11 Healthy Habits I Wholeheartedly Recommend (Plus Some Notes Concerning My Woeful Fate)

David Pott

Sorry to disappoint you dear reader of my agreeable blog, but although in my previous post I implied this week I would show you scans with my tumors, I have none yet. Scans I mean. I spent the last week trying to find a suitable general practitioner, a necessary step to receive the benefits of the health insurance I have recently procured to avoid illness-driven penury, and handling various other legal affairs appertaining to my grandfather’s death. Yes, I’m procrastinating, but can you blame me for not being eager to learn I have lymphoma at 22?

To tell you the truth, I don’t feel that bad at present. I’ve lost a lot of weight this year and have infrequent bouts of tiredness as well as several tiny lymph nodes swollen in my neck, but otherwise I’m good. The blood tests are normal, so it’s not like I’m going to die anytime soon. Anyway, it’s the middle of the summer in Romania and it’s sweltering hot. Traveling from my little town to the capital to visit doctors now doesn’t sound to me like a good idea. Sunstroke? Heart-attack? I happen to have a heart murmur as well, a side-effect of unrequited love no doubt. In other words, I’ll do the tests gradually this month and then if cancer is indeed discovered, probably begin the treatment in early autumn.

In the meantime, I’ve been nurturing several healthy habits which I hope will not only strengthen my short and frail body, but also boost my health, improve my immune system, and help me attain serenity. I wholeheartedly recommend them:

  1. Going for a light walk early every morning to breathe some fresh air, stretch the legs, and soak up some sunshine. No headphones! The birds are singing their symphony.
  2. Eating a few spoonfuls of raw peanuts or hazelnuts and good omega seeds (flaxseed, sesame, sunflower, pumpkin) every morning. Nuts and seeds are most nutritious and good sources of healthy oils.
  3. Eating at least three different fruits every day. Fruits have good sugars and plenty of vitamins. I’ve been eating at least an apple every day for months now!
  4. Eating as many vegetables and legumes as my wallet affords.
  5. Eating yummy broccoli! (I really love it. It has probably become my second favorite food, after lentils!)
  6. Giving up on meat of any kind, fish included. It isn’t that hard and gets rid of the feeling of heaviness in your stomach. Besides, it minimizes the number of animal deaths you are responsible for, which is good for your conscience. Not to mention that people who eat meat are more prone to developing cancer than vegetarians.
  7. Eating little to no sugar, white breath, pasta, white rice, cookies, and other processed foods with a high glycemic index, which can encourage the development of all manner of diseases, including cancer.
  8. Taking natural supplements and vitamins, including Vitamin D and plant pills for relieving stress and strengthening the body’s immune system.
  9. Eating low fat dairy products. Fat is known to promote inflammation and can aggravate cancer.
  10. Eating one or two squares of dark chocolate (>70%) every day. Dark chocolate has several health benefits but should not be mixed with milk or other dairy products, which can lessen its effect.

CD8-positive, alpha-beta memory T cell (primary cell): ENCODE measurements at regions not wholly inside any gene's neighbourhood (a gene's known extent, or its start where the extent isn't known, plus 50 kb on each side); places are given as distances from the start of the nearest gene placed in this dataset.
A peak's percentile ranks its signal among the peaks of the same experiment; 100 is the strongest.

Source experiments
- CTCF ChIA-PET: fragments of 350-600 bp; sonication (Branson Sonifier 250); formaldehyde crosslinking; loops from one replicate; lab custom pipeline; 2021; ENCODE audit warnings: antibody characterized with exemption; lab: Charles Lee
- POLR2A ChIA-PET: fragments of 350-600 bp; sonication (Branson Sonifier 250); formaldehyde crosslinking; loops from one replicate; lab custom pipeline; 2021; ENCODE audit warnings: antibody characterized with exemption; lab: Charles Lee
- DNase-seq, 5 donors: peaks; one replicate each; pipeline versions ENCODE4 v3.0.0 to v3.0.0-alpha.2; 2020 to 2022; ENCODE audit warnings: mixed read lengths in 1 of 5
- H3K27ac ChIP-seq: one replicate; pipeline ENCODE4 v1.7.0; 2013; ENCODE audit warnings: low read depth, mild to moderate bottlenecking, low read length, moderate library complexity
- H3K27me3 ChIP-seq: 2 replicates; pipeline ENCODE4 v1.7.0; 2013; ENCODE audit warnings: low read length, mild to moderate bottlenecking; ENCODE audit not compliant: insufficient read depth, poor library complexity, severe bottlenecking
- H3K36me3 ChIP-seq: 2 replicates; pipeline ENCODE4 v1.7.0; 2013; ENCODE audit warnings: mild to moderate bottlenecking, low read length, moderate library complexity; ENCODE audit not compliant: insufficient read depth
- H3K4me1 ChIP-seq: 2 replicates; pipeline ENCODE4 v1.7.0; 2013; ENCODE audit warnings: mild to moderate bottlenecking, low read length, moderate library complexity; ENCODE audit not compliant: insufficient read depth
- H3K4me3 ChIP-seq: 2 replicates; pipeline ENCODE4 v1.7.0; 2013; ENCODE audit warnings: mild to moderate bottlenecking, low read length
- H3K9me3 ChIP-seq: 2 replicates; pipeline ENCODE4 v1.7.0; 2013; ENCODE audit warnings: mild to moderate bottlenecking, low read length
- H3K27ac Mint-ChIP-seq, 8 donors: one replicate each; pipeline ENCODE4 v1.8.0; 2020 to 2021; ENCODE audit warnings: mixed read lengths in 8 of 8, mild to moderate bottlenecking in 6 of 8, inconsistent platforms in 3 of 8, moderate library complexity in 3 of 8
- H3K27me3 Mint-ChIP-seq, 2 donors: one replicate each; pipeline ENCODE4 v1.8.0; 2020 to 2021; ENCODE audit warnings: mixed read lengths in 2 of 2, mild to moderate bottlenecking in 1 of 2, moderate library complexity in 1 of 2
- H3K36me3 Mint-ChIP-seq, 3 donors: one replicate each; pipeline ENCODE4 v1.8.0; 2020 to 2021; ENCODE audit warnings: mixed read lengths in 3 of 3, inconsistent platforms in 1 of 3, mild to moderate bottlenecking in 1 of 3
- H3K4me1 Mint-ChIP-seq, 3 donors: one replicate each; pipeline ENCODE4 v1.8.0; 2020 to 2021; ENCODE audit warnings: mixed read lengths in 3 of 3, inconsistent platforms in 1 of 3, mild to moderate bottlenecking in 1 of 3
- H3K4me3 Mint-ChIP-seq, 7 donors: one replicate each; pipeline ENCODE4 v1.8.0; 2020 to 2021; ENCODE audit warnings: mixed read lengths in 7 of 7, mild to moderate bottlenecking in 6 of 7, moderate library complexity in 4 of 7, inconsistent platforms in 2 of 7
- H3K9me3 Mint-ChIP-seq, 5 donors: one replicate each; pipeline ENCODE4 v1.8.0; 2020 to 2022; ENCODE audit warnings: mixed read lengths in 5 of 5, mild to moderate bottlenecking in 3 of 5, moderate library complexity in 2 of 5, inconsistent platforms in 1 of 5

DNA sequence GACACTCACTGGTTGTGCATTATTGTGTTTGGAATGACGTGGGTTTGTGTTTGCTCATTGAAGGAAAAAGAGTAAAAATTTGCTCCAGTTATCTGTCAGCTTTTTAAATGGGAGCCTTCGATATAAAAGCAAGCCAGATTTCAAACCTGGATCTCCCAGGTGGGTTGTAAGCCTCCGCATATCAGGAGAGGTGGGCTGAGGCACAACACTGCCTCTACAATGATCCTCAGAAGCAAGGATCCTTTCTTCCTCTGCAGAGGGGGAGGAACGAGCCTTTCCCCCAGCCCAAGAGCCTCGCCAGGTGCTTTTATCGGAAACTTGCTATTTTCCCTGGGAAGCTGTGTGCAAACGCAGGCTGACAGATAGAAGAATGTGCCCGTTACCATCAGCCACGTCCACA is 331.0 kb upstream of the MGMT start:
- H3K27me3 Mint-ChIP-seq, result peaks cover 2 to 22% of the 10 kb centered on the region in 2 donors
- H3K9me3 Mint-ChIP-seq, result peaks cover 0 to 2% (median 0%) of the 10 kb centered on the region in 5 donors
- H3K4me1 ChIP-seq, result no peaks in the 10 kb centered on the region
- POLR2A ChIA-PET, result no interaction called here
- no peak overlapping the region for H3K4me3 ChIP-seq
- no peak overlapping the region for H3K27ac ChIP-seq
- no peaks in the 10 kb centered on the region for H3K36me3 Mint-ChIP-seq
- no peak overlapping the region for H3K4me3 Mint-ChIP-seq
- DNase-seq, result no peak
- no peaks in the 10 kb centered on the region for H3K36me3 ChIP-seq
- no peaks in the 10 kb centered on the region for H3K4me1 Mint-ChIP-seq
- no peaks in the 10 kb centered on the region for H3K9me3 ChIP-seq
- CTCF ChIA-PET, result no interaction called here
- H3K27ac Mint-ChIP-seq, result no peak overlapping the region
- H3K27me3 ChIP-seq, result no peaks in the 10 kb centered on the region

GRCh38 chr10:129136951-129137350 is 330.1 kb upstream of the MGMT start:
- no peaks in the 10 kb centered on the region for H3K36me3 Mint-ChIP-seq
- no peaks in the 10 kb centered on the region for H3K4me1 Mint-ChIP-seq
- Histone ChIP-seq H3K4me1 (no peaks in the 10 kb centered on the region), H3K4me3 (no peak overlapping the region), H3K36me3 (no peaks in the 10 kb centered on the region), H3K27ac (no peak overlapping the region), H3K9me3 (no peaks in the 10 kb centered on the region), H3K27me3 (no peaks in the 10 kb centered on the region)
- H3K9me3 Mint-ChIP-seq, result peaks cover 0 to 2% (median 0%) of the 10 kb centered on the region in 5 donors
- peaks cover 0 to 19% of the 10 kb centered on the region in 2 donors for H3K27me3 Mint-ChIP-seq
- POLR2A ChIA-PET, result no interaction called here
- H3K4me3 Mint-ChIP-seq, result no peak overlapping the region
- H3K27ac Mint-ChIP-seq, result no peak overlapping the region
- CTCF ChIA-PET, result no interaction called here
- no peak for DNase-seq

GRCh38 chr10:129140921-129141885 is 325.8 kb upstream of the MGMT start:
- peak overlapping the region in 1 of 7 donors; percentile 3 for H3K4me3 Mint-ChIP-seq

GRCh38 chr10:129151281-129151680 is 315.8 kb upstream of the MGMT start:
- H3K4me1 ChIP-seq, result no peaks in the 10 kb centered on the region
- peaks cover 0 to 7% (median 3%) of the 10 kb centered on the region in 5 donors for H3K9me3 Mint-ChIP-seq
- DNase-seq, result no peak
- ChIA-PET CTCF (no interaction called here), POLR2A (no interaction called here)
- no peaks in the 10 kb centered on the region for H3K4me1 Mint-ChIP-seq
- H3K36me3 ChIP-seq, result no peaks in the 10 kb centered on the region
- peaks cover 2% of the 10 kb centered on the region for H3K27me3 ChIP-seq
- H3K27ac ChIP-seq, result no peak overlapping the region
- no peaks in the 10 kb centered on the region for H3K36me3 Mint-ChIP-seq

11. Writing upright rather than sitting at a desk. Easily achieved by stacking up several dictionaries on your desk and placing your computer on top of them. Straightens the spine it does!

I’ll keep you posted about any new developments in my woeful life. Until then,

Got any healthy living tips for me?

 

 

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51 thoughts on “11 Healthy Habits I Wholeheartedly Recommend (Plus Some Notes Concerning My Woeful Fate)

  1. I keep trying to leave a comment… it hasn’t worked. Maybe ds time will do d magic!
    I have followed your blog for a while… And was here when u started thinking you have cancer. I have hoped, and still keep hoping that it is not cancer. But if it is, early detection and early treatment is the way forward… you’re in my thots and prayers, all the way from Nigeria.
    Take care and we’re waiting for some good news!

  2. Wow, you have obviously done your homework, Vincentiu. Good for you! I think you’ve made some excellent changes & choices there, whether there is cancer or not. A few of those are exactly what I would have recommended, based on research I did for my brother’s cancer several years ago. The only thing I would add is to avoid or minimize alcoholic beverages, though I have no idea whether you drink them in the first place.

    And no, no one could blame you for being hesitant to have your fears confirmed by a doctor, at 22 or any other age. Just don’t wait TOO long. And maybe you will have happier news than you expect.

    I wish you the best of luck & the best of health my dear 🙂

    1. No worries Pam, I’ve never drank alcohol. I even gave up Listerine, which has alcohol.

      I’ve got plenty of tips from Anticancer, a thoroughly enjoyable book. I forgot to mention that I drink green tea daily and consume olive oil (with moderation).

  3. Be positive, hang unto hope. Went thru a similar thing 5yrs ago. Had painful, swollen cervical lymph nodes in the neck, focal chest pain, night fevers, mega tiredness and weight loss. Turned out to b adenitis, was on medication for a year along with immune boosting drugs and food.

    hang in, don’t give up. I came thru it.

  4. So many good changes =) Another thing that may be interesting for you to look into is the use of essential oils! They’re packed with power and health benefits, and are fun to learn about. Keep up your spirit!